Pondering effective practices and self-imposed obstacles.
“It’s better to be fast and good, than slow and perfect”
Why didn’t someone tell me this when I was young? I spent my first 20 years of existence trying to get everything perfect. But this minute distillation of wisdom only perculated in my direction long after I’d grown. I see the logic and advantages of this approach now, obviously there are disadvantages too, but in many situations they are out-weighed. Too late for me though, I can’t change the habits of over two and a half decades, no doubt the derivatives of a slight tendency towards OCD, extreme perfectionism as it were, and a finely honed expertise in procrastination.
I’m not a defeatist – I am constantly trying to be faster, and happy with good – but the quality/quantity arguement rears its damn head. Photography is different, in that I’m always aiming for quality, but I like to click lots.
This week brought a form of light balm to my pains; Two bloggers that I read regularly, by complete coincidence, both spoke about ‘pulling posts’ and then later re-publishing them. Admittedly they are both skilful writers and photographers, and fast with it, so maybe they have more artistic concerns, but can I smell my same dilemma in the air?
I wrote a travel piece a while back, chose the photo’s, changed it a few times, and then put off actually publishing for so long that when I remembered I had already written it, I couldn’t place which site I’d been working on. I will be publishing it… soon.
Travel gets in the way too. Much as cleaning your room is a great distraction for exam revision, travel is a great distraction for – everything.
A typical day from the road;
Remember how many things I’d like to get done,
Decide to eat first,
Don’t rush, too many new variables to go fast,
Chat to a new acquaintance (traveller, hostel staff, host, shopkeeper),
Brain begins to wander, taken off-track by a simple conversation,
Begin to do something productive,
Stop too soon, to see something local and take photo’s – ‘well I’m not here long and it’s still early’
Sometimes mooch slowly, other times rush maniacally, lose 2 hours or more,
Return to base and settle down to do more work,
Get a little done, but streams of interruptions are more prevalent later in the day (again, various people),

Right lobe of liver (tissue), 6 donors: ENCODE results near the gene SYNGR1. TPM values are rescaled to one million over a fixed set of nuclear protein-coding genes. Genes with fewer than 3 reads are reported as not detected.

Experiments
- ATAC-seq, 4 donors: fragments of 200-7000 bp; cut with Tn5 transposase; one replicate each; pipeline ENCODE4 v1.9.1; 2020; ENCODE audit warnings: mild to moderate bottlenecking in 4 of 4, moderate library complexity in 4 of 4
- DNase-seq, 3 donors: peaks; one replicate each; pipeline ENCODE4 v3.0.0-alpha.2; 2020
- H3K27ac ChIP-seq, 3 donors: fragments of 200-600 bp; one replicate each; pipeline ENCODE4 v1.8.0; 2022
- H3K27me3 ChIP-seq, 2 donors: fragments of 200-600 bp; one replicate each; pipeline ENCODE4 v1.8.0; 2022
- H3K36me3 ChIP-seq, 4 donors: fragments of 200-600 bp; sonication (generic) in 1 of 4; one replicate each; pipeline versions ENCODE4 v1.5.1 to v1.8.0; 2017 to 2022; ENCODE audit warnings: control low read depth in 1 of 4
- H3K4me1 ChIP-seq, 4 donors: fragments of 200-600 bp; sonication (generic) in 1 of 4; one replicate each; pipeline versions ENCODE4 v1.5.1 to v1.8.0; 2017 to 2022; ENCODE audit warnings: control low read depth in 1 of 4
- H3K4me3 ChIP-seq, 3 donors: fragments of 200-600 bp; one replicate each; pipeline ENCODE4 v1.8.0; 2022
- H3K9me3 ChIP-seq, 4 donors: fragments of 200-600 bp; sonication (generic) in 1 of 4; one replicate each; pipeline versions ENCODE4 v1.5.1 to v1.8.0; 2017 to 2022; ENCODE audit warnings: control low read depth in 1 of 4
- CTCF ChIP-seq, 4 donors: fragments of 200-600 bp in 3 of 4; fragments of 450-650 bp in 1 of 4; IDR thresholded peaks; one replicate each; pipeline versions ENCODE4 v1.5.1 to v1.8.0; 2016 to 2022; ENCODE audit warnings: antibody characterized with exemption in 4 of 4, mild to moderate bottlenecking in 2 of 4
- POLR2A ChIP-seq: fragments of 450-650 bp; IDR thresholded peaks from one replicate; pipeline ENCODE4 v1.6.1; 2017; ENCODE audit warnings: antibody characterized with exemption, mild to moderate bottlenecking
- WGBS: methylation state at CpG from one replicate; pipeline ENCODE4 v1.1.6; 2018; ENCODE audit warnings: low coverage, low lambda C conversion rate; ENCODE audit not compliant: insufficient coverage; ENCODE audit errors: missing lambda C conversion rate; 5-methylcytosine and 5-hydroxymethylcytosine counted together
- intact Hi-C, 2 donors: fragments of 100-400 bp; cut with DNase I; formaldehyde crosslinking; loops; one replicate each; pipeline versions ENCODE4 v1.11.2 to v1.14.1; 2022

Time to eat again, maybe go out with others, maybe sit with my host, or extended family,
Sit and chat and enjoy the aftermath of good food, respectfully not rushing away as soon as I’m done,
Intend to go back to work again, to get at least one thing finished,
Just book an onward ticket or next accomodation firstly,
Invitations to relax or go out accepted, to talk with interesting people and enjoy the ambience (‘i’m not here long’),
Resolve to not stay out late, start early and do lots tomorrow,
Have the best times! Sometimes relaxed, sometimes energetic.
Go to bed trying to remember what to do first tomorrow,
The days with actual travel involved? Forget about it.
I’m not complaining, just postulating. Anyway, I’m planning a stationary period back in the UK after the next month, and looking forward to it despite my long list of complaints about the place. I’ve ended up ‘travelling’ and the plan was more to temporarily relocate for a few months at a time. It takes a few weeks to settle in and create a workable routine, and to clear a path through new distractions so you can at least glimpse the possibility of productivity across the room. 8 countries in the last two months was not the intention. It goes against my own beliefs that if you skip through places, you don’t have the really worthwhile experiences. It’s just big fat tourism, a dirty word.
Obviously I love it to bits, the new places, the new people – my camera sees a lot of action. But I’m not too young, as I said. I’m weighed on by my own need to achieve something worthwhile, I can’t bring myself to throw my future to the wind and be free in the moment.
The plan is to be running a business first, and living a ‘wanderful’ existence second. That’s what my About page says, sort of. As much as travel blogging can be a business, its a slow process of receiving benefits in kind and then using them to elevate your profile, and continuing the momentum until you are large enough to warrant payment. It also doesn’t require being on the road much, and you would be more successful mastering the basics of internet marketing than endlessly accumulating new material.
Here’s the two bloggers and blog posts mentioned, I always enjoy their stuff;
Actually, neither of them have the same problem as me at all, but it was still refreshing to know I’m not the only person that gets caught up with indecision. I just frustrate myself. Most of my favourite writers were prolific in their art (Isaac Asimov, or David Foster-Wallace) but if I try to emulate their results, I get gloop. So, baby steps, and distractions in abundance.
Horrible, riveting distractions. 🙂